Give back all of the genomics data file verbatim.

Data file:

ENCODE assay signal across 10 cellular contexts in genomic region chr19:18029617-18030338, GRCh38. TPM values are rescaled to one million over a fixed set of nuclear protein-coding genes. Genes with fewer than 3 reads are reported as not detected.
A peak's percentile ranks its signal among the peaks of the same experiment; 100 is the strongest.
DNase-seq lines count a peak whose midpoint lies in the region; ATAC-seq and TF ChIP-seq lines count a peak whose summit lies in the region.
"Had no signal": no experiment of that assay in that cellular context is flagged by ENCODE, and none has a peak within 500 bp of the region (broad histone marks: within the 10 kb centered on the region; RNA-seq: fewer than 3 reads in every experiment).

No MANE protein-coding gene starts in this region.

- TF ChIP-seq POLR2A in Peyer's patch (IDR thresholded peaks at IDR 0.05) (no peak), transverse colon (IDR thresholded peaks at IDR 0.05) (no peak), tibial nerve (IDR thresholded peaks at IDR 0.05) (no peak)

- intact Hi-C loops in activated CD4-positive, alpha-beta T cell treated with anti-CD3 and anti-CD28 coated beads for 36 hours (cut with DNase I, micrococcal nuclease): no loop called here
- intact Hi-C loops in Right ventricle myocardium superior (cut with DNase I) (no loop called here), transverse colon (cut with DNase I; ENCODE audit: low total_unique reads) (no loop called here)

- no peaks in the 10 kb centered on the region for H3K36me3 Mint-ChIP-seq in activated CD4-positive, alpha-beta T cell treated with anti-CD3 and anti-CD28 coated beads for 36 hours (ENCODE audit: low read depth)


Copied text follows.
ENCODE assay signal across 10 cellular contexts in genomic region chr19:18029617-18030338, GRCh38. TPM values are rescaled to one million over a fixed set of nuclear protein-coding genes. Genes with fewer than 3 reads are reported as not detected.
A peak's percentile ranks its signal among the peaks of the same experiment; 100 is the strongest.
DNase-seq lines count a peak whose midpoint lies in the region; ATAC-seq and TF ChIP-seq lines count a peak whose summit lies in the region.
"Had no signal": no experiment of that assay in that cellular context is flagged by ENCODE, and none has a peak within 500 bp of the region (broad histone marks: within the 10 kb centered on the region; RNA-seq: fewer than 3 reads in every experiment).

No MANE protein-coding gene starts in this region.

- TF ChIP-seq POLR2A in Peyer's patch (IDR thresholded peaks at IDR 0.05) (no peak), transverse colon (IDR thresholded peaks at IDR 0.05) (no peak), tibial nerve (IDR thresholded peaks at IDR 0.05) (no peak)

- intact Hi-C loops in activated CD4-positive, alpha-beta T cell treated with anti-CD3 and anti-CD28 coated beads for 36 hours (cut with DNase I, micrococcal nuclease): no loop called here
- intact Hi-C loops in Right ventricle myocardium superior (cut with DNase I) (no loop called here), transverse colon (cut with DNase I; ENCODE audit: low total_unique reads) (no loop called here)

- no peaks in the 10 kb centered on the region for H3K36me3 Mint-ChIP-seq in activated CD4-positive, alpha-beta T cell treated with anti-CD3 and anti-CD28 coated beads for 36 hours (ENCODE audit: low read depth)